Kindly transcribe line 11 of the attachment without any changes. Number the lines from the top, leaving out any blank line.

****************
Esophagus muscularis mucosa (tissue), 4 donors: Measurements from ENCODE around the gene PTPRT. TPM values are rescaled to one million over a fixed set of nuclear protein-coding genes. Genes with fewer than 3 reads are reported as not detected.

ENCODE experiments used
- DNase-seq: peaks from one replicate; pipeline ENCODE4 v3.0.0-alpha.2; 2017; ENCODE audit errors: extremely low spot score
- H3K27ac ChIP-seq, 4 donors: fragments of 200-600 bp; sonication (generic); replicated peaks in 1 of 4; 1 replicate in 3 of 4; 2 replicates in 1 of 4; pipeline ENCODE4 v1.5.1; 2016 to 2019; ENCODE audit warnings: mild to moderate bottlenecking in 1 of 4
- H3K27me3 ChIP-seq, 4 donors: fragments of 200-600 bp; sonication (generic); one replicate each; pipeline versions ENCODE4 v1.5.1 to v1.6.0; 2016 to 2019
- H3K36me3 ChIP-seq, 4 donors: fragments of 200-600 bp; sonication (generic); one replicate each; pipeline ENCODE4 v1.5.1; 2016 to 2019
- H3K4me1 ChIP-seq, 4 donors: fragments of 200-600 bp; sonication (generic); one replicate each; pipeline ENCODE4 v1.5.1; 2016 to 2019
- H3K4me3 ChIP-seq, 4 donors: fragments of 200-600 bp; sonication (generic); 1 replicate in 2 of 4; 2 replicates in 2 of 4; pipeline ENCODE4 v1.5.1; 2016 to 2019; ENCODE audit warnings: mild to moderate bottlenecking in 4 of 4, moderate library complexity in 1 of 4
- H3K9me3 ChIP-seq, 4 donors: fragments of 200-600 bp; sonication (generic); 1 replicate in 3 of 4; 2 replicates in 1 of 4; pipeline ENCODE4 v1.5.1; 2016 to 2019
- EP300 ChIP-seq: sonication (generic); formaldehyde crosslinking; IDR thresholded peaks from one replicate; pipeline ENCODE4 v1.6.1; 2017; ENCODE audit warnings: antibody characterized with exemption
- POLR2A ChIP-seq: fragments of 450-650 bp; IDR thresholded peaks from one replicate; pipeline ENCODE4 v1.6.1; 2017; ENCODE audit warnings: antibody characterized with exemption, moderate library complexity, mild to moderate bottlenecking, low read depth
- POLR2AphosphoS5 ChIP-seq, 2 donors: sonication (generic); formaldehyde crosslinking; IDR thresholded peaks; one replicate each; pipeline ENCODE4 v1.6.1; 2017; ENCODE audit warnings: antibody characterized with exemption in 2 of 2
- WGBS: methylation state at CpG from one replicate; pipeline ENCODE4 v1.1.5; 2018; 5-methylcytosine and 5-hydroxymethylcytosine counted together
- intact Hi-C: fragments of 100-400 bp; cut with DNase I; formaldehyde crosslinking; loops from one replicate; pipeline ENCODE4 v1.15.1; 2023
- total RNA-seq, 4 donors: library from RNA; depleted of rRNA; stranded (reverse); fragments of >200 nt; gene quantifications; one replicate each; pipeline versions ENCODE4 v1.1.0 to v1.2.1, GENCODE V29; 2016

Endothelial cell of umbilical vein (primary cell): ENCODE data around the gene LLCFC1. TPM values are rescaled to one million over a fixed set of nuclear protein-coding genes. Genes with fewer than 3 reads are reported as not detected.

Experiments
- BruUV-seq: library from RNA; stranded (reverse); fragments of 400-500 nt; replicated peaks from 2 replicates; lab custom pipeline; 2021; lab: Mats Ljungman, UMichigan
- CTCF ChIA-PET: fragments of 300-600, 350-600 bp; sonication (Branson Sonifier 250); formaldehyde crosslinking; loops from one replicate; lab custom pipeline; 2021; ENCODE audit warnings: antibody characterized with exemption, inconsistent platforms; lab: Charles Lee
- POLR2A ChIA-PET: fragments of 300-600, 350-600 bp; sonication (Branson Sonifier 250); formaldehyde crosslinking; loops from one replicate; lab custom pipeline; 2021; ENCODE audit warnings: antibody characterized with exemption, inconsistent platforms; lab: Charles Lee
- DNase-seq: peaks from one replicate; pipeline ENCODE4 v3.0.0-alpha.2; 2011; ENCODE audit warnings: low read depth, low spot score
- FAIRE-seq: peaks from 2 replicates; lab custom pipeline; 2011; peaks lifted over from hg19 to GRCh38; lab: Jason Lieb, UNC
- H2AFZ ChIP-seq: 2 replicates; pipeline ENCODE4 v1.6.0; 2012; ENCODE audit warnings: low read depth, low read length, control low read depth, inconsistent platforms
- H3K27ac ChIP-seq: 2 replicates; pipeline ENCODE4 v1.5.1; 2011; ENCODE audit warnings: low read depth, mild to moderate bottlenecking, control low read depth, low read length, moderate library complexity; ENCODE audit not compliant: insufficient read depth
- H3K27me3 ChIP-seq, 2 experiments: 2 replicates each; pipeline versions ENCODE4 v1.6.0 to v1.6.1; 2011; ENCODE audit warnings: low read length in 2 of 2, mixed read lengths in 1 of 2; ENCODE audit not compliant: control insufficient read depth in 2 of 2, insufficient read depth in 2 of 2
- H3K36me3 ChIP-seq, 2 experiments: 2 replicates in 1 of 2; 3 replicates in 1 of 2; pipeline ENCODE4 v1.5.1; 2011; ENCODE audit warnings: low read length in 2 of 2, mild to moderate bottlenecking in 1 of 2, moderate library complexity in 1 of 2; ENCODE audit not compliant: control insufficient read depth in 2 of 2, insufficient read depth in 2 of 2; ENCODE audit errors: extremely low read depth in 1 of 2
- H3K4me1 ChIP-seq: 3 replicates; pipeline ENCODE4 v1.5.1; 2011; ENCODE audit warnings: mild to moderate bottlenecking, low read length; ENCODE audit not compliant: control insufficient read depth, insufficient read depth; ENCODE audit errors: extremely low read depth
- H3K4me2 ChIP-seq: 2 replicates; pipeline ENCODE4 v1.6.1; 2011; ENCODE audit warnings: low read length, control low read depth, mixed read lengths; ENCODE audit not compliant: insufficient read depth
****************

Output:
- POLR2A ChIP-seq: fragments of 450-650 bp; IDR thresholded peaks from one replicate; pipeline ENCODE4 v1.6.1; 2017; ENCODE audit warnings: antibody characterized with exemption, moderate library complexity, mild to moderate bottlenecking, low read depth